12 Aug

Venus Williams: Straight ‘outta’ Compton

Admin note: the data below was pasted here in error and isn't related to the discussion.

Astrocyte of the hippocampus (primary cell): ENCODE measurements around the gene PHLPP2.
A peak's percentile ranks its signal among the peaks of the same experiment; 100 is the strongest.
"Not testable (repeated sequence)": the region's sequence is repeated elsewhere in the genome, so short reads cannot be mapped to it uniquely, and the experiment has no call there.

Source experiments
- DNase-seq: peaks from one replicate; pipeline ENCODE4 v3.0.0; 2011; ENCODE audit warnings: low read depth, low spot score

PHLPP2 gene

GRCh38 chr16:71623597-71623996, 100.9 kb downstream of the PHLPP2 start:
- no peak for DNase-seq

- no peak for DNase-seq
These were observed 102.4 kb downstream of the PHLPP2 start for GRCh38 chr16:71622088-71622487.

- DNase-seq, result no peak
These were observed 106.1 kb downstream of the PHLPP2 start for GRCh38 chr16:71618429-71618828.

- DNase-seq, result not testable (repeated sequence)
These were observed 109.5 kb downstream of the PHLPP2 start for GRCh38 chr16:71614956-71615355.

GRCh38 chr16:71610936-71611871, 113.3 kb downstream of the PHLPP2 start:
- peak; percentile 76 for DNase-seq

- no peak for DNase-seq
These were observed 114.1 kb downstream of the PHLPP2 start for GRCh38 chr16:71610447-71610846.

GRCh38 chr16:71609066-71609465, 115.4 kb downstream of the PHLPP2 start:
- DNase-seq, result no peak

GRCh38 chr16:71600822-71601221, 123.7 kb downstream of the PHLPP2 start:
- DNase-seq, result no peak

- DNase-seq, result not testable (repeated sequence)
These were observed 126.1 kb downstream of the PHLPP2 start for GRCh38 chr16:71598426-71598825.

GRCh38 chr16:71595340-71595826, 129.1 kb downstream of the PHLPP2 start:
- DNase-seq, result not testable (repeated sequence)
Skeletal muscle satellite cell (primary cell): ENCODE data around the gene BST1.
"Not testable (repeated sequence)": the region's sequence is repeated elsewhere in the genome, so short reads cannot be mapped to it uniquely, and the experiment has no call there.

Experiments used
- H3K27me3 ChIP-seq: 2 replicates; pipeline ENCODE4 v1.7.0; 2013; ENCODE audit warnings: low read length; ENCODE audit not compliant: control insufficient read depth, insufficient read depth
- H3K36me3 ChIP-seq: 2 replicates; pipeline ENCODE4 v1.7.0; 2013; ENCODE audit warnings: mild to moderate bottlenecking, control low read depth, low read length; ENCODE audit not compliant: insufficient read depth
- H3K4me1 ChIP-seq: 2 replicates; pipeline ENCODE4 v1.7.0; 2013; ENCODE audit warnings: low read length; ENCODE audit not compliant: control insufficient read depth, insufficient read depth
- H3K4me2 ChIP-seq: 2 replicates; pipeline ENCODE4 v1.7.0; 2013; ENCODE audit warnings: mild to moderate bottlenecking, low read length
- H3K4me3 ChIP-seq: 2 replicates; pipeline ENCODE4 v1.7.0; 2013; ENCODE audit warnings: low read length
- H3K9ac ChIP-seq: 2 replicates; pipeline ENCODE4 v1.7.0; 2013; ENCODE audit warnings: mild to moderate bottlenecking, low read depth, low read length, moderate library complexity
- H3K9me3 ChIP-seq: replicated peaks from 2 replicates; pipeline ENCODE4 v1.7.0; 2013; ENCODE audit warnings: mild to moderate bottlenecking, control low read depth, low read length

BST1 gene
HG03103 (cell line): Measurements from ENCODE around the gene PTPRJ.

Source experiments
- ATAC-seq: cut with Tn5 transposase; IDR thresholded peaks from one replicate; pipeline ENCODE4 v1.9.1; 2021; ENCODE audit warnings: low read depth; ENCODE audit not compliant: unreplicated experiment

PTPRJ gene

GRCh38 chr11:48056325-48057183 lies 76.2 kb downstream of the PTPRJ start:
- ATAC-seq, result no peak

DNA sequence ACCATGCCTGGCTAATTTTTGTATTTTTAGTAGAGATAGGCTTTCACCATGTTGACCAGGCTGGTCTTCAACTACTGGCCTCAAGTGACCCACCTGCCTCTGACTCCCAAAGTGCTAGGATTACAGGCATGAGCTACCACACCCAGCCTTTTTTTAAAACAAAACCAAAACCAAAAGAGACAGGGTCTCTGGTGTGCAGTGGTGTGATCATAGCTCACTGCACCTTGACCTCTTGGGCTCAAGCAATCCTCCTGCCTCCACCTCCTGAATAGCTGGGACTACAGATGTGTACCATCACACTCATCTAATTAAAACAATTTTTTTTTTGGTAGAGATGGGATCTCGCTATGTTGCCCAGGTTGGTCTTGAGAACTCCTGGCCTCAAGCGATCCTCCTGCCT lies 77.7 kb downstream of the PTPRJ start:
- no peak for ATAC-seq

first_img“What you do when you give back speaks to who you are, and it says something about your family,” Williams said. “Giving back is about the legacy you leave and I get satisfaction out of seeing young people be given opportunities—and excelling. It feels great to be back involved in my community.”The YWCA of Greater Los Angeles’ mission, “Eliminating racism, empowering women,” has been exemplified by Williams throughout her career as she has traveled along the path trail blazed by others before her—and continued to break down barriers, furthering progress.At the July 13 event, Williams acknowledged Althea Gibson, the first prominent Black women’s tennis player and Billie Jean King, known for making inroads for both sexes in the tennis world and being a social justice advocate.“Althea is special because she played at a time when things were so difficult with race, that she struggled to find a doubles partner to play with,” Williams said. “Billie Jean is just inspiring because of her book’s (“Pressure is A Privilege”) message and her spirit.”Williams also praised her mother as another “phenomenal woman,” along with her sister, Serena. Williams’ father, Richard, was also credited with helping her become the person she is. In fact, the crowd laughed along with Williams when she playfully poked at her father’s eccentric behavior and comments throughout her career.Among the guests at the awards were celebrities such as actress-activist Sheryl Lee Ralph. An advocate for women’s issues, notably AIDS awareness, Ralph said, “It’s important for us to be involved whether we’re in the limelight of Hollywood or working at a community level.“These young people with the YWCA are the future,” she continued. “Anytime I can come out and help, it’s an honor. Venus is exceptional, but there may be many more like her out here if we just provide them with a legitimate chance at success.”Being lauded for charity work is not foreign to Williams. She has taken an active role in the Elton John AIDS Foundation and the Robert F. Kennedy Center for Justice and Human Rights. Venus, along with her sister, Serena, received an honor in 2009 from the Anti-Defamation League for speaking out against the Dubai tennis tournament’s denial of a visa for tennis player Shahar Peer, due to her being Jewish.The YWCA’s Job Corps is an organization which serves underprivileged youths ages 16-24. The program provides free residential and non-residential programming to homeless, emancipated and at risk youths. According to the organization’s website, approximately 1,200 students are served annually (60 percent male, 40 percent female). The benefactors of the proceeds raised will be the Job Corps and the new YWCA Urban Campus Project.Jessica Powell, a Job Corps student, has been enrolled in the program for almost a year. Powell, who cited Williams as a role model for young women, discussed her highlight of the acceptance speech.“When she talked about helping girls in India and other countries, that will stick with me because it takes a big person to care about others and to be enthusiastic while doing it,” Powell said. “Venus said it almost brings her to tears when she witnesses someone who can’t help themselves, receive help. It shows empathy on her part.”(Michael Brown is a contributing writer for the Los Angeles Sentinel.) by Michael BrownFor New Pittsburgh Courier (LOS ANGELES)—Hundreds of attendees convened at the Millennium Biltmore Hotel in Downtown Los Angeles at the YWCA fundraiser to honor tennis champion and entrepreneur, Venus Williams, and to celebrate members of its Jobs Corps.The 117-year-old organization bestowed the honor of Phenomenal Woman of the Year Awards Luncheon upon Williams for her accomplishments on and off the tennis court. During her acceptance speech, Williams discussed what motivates her to contribute to charity causes, particularly in Los Angeles. VENUS WILLIAMSlast_img

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